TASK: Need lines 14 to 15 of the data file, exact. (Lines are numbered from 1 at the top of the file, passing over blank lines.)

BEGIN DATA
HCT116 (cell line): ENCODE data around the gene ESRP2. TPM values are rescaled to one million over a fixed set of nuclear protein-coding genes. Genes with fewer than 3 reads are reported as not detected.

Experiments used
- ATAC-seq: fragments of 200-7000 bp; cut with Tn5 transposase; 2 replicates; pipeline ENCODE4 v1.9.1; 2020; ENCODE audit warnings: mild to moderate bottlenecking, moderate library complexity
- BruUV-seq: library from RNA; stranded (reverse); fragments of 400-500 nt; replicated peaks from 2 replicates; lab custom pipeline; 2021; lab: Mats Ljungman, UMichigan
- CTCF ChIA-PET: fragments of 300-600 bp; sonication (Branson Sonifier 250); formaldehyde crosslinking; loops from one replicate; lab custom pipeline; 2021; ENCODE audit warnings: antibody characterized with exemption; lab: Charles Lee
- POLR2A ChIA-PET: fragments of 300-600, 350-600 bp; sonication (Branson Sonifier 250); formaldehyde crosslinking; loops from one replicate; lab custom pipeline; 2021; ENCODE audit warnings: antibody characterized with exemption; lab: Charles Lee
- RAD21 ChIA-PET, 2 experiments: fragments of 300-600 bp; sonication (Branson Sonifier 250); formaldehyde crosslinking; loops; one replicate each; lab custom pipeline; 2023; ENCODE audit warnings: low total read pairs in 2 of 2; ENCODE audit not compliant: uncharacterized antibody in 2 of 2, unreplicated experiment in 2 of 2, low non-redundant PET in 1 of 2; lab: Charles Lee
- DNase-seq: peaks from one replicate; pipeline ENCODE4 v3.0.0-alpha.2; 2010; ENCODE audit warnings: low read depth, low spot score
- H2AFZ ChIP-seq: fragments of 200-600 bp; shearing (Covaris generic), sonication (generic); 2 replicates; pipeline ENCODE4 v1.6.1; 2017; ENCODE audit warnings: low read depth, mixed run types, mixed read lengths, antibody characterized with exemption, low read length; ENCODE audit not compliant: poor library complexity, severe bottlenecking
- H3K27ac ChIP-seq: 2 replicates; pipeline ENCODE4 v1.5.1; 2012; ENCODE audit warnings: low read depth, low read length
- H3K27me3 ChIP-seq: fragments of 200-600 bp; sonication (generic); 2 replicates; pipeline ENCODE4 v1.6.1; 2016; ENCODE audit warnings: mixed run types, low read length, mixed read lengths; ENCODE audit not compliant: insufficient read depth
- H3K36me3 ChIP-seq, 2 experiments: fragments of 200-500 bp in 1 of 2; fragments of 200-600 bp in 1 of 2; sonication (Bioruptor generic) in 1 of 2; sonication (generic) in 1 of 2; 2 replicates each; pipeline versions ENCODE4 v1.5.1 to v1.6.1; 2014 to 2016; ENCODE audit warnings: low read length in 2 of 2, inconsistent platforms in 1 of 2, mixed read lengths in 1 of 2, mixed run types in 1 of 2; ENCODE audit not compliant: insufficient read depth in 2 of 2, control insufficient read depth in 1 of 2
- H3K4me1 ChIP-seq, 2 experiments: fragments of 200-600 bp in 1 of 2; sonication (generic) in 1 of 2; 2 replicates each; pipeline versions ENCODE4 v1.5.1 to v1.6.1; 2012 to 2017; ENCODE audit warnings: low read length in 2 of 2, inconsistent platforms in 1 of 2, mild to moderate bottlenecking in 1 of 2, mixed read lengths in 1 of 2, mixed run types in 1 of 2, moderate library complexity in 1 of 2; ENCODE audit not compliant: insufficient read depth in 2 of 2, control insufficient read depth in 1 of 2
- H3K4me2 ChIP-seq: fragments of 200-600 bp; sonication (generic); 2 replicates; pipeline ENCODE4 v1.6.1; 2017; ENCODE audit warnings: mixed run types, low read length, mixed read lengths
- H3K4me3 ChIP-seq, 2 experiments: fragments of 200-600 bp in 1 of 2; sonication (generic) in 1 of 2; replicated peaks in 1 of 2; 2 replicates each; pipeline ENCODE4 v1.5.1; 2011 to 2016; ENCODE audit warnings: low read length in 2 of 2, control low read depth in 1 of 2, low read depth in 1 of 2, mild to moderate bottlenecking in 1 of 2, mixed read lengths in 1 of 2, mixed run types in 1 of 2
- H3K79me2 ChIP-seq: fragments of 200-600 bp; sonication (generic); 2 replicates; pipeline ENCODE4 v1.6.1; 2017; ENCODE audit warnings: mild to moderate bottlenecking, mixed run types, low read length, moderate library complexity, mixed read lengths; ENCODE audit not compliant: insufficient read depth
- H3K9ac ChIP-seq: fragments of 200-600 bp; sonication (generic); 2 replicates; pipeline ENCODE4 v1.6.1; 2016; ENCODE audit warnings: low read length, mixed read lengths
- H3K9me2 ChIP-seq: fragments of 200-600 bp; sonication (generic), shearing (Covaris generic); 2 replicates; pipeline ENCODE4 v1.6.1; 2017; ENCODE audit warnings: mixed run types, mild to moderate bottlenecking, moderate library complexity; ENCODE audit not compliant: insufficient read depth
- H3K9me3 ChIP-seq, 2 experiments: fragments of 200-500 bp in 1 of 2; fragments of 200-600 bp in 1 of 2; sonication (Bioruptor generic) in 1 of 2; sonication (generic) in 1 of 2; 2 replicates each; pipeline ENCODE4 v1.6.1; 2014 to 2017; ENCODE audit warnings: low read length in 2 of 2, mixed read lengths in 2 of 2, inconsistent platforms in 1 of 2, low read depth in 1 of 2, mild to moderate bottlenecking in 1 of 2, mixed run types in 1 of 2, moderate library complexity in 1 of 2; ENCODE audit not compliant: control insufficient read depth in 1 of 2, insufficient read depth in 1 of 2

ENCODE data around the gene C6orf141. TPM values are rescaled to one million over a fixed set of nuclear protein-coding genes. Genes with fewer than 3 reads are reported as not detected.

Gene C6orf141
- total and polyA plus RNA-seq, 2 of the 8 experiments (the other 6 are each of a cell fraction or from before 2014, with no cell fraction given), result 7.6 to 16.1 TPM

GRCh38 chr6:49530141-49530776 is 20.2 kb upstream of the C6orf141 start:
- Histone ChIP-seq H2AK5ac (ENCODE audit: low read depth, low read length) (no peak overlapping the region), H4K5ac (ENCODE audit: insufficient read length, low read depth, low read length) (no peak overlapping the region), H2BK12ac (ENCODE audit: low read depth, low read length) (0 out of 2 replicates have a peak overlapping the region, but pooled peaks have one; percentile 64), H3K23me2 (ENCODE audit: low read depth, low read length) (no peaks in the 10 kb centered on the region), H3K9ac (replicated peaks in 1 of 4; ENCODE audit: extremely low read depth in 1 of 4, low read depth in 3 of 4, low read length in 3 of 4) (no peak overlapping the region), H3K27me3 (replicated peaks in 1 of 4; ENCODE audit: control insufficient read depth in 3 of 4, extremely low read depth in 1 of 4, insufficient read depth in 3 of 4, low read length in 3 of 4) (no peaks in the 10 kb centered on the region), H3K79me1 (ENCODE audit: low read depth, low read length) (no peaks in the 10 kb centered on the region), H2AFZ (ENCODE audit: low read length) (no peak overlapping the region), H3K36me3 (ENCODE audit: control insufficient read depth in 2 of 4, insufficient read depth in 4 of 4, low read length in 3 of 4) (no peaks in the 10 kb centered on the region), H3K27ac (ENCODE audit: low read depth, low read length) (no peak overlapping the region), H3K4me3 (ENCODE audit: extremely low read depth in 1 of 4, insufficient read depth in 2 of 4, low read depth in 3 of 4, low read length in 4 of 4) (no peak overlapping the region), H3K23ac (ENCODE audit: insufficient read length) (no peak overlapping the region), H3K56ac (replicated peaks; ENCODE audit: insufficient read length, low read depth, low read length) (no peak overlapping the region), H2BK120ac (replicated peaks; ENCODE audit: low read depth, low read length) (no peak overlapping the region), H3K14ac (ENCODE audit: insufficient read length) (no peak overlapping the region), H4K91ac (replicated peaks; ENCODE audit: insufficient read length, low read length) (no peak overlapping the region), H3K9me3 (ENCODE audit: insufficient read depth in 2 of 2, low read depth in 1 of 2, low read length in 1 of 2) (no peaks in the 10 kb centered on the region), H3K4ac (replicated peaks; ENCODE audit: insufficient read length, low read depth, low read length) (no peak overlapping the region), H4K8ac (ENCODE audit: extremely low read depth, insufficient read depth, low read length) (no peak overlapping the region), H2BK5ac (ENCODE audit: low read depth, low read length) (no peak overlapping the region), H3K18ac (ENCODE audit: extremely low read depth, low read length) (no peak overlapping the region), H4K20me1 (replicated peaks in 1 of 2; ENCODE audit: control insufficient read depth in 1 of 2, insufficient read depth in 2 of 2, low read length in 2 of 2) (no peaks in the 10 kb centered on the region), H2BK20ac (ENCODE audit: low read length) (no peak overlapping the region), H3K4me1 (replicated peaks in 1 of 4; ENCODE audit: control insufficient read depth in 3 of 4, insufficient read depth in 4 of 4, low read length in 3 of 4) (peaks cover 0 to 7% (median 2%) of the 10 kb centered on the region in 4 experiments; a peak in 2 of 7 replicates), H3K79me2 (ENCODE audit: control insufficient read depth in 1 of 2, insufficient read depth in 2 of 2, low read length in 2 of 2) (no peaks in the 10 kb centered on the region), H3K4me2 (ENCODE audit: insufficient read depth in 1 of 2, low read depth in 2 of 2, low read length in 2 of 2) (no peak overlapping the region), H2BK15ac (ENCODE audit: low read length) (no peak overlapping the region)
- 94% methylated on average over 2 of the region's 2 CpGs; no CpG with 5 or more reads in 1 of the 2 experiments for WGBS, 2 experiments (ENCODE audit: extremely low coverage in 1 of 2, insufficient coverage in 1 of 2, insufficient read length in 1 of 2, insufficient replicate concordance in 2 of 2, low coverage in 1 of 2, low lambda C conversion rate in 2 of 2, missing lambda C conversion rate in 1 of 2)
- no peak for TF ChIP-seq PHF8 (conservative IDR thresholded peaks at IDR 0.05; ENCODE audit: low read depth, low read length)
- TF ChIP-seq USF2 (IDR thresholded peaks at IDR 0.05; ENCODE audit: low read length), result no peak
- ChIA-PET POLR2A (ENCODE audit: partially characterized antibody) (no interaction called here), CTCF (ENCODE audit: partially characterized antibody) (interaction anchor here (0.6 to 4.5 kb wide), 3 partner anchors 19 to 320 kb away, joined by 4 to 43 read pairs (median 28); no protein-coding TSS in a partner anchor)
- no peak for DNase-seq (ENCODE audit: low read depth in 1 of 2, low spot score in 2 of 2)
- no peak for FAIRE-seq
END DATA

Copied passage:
- H3K4me2 ChIP-seq: fragments of 200-600 bp; sonication (generic); 2 replicates; pipeline ENCODE4 v1.6.1; 2017; ENCODE audit warnings: mixed run types, low read length, mixed read lengths
- H3K4me3 ChIP-seq, 2 experiments: fragments of 200-600 bp in 1 of 2; sonication (generic) in 1 of 2; replicated peaks in 1 of 2; 2 replicates each; pipeline ENCODE4 v1.5.1; 2011 to 2016; ENCODE audit warnings: low read length in 2 of 2, control low read depth in 1 of 2, low read depth in 1 of 2, mild to moderate bottlenecking in 1 of 2, mixed read lengths in 1 of 2, mixed run types in 1 of 2